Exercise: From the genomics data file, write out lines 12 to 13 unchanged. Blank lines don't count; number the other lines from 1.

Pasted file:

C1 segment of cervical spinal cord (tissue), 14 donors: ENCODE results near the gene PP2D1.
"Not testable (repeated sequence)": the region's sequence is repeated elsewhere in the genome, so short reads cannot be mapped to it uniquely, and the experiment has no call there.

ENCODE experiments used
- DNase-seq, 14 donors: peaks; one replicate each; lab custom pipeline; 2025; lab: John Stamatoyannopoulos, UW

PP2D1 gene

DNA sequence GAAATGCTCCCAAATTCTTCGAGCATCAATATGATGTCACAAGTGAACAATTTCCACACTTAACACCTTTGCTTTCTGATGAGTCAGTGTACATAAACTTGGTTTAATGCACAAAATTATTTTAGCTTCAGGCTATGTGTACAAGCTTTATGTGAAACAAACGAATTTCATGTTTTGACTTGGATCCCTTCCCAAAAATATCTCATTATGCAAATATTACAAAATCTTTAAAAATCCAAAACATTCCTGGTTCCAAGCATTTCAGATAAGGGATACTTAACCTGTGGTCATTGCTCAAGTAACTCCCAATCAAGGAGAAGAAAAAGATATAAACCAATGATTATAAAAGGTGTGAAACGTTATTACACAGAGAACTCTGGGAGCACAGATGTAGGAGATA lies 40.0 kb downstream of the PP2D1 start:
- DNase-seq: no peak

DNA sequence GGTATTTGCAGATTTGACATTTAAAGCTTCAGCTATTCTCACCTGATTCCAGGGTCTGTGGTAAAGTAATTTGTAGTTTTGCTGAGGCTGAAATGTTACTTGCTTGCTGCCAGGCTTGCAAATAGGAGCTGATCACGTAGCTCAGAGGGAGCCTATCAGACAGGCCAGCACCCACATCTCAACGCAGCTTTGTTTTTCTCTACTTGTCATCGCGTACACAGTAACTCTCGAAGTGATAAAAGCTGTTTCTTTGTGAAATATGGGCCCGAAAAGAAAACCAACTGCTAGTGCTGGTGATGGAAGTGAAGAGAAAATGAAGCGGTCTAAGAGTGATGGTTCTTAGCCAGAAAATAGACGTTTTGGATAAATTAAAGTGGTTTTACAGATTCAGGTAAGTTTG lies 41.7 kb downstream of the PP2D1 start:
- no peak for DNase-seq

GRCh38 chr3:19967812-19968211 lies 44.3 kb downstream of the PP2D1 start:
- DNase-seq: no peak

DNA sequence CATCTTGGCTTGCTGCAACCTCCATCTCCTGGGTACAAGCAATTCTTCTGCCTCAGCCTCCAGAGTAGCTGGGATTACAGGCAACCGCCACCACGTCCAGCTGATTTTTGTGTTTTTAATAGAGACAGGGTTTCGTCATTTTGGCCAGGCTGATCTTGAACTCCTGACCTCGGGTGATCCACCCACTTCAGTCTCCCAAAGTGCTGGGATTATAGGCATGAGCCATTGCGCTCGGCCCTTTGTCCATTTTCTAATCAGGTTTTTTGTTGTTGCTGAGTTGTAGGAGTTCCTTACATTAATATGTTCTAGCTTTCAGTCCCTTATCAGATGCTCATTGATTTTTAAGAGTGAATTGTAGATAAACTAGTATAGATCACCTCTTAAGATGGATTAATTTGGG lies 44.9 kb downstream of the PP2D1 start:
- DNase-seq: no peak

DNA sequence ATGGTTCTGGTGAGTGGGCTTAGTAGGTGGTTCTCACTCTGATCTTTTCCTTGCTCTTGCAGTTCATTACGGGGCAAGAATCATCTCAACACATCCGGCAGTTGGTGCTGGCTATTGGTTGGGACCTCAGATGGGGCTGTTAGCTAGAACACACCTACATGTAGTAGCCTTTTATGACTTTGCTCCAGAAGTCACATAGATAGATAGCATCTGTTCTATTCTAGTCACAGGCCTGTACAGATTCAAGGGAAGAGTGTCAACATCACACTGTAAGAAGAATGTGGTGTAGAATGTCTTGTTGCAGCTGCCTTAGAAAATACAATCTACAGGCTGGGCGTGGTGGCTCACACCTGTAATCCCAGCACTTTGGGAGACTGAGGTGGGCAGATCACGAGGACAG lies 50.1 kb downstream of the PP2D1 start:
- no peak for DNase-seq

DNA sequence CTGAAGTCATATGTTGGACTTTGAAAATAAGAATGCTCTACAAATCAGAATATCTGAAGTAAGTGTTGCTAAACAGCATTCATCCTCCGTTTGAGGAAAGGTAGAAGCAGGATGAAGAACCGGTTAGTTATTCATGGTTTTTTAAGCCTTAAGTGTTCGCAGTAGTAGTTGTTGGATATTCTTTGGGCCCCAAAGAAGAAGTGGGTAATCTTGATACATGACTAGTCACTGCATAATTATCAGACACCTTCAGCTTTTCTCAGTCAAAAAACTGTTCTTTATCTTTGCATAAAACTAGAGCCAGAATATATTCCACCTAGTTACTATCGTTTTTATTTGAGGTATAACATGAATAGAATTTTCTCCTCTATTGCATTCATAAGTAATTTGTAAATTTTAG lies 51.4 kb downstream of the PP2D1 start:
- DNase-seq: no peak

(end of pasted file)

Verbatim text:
DNA sequence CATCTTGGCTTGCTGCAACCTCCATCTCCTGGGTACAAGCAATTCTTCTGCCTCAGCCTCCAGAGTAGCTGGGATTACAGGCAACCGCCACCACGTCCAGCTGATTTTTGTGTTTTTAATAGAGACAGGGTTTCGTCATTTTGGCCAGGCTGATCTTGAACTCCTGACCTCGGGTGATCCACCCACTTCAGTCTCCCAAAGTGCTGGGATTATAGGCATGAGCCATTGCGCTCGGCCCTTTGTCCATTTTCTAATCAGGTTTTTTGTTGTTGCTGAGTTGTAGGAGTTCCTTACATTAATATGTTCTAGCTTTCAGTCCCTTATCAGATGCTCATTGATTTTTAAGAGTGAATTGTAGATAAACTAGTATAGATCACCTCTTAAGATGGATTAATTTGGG lies 44.9 kb downstream of the PP2D1 start:
- DNase-seq: no peak